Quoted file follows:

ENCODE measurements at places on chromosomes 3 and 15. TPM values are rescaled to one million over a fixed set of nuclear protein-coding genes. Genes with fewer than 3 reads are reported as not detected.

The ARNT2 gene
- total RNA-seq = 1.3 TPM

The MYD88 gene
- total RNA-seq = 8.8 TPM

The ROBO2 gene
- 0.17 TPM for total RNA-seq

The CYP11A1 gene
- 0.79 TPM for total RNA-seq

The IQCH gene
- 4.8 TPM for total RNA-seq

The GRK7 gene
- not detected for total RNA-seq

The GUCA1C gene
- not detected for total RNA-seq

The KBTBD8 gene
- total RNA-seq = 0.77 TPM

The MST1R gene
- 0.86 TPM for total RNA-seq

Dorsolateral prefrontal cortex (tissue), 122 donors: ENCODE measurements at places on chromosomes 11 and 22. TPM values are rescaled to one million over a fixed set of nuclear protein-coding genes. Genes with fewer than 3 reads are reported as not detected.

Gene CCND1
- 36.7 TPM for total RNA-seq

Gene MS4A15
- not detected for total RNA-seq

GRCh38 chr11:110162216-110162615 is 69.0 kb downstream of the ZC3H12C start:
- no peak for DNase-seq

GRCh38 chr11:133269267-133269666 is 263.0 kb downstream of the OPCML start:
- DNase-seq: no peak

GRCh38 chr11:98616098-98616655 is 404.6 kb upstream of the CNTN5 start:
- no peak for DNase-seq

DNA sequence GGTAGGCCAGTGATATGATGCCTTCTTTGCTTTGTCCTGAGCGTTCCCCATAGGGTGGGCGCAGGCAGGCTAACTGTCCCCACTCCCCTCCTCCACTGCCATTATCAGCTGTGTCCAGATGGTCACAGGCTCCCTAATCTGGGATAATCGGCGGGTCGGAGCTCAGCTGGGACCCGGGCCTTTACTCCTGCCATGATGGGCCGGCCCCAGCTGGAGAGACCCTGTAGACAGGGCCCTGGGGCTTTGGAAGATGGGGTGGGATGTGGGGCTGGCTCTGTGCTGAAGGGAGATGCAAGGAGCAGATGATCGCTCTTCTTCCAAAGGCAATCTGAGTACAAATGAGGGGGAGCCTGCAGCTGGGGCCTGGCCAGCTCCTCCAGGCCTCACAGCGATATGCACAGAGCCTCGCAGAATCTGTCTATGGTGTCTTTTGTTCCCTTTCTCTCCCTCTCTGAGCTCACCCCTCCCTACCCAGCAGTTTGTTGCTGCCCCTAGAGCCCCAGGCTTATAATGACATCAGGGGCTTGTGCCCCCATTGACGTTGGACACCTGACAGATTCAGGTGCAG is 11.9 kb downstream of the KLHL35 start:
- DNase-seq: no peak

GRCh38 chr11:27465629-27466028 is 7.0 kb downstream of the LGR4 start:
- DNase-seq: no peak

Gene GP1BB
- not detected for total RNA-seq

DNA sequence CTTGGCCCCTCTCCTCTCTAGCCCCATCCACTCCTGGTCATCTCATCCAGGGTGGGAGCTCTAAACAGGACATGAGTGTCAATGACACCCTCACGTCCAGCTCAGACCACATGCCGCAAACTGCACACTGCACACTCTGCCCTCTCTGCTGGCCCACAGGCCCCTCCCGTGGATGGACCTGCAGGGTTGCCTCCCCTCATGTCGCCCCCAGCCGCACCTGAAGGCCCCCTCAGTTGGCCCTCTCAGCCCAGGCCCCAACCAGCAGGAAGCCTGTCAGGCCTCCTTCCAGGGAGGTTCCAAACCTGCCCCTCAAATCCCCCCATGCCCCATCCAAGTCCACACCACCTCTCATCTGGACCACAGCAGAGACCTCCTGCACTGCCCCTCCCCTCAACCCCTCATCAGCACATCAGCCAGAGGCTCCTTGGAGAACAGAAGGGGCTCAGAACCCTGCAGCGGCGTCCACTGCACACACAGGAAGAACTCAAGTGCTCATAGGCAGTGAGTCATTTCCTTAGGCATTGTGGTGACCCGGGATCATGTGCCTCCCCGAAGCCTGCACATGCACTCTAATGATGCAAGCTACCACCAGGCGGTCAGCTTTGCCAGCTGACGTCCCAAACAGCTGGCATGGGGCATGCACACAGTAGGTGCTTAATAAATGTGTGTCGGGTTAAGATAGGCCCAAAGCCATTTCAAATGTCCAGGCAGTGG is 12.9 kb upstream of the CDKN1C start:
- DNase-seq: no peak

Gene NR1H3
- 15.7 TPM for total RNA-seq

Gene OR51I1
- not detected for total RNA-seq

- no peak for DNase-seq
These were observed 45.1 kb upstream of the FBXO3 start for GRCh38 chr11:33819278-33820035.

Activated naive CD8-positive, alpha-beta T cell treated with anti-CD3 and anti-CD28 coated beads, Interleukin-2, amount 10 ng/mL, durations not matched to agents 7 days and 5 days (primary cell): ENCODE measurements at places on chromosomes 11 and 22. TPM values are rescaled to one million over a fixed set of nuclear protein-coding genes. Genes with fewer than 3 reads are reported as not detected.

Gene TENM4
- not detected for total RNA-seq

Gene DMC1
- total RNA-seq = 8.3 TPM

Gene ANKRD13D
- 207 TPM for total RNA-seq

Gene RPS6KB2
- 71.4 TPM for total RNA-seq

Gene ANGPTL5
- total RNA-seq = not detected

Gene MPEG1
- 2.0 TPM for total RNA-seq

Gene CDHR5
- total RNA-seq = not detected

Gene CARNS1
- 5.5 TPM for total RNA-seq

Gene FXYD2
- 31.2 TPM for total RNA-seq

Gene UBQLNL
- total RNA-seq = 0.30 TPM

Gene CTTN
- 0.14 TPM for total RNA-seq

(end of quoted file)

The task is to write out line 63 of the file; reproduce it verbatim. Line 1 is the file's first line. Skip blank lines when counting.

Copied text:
- 31.2 TPM for total RNA-seq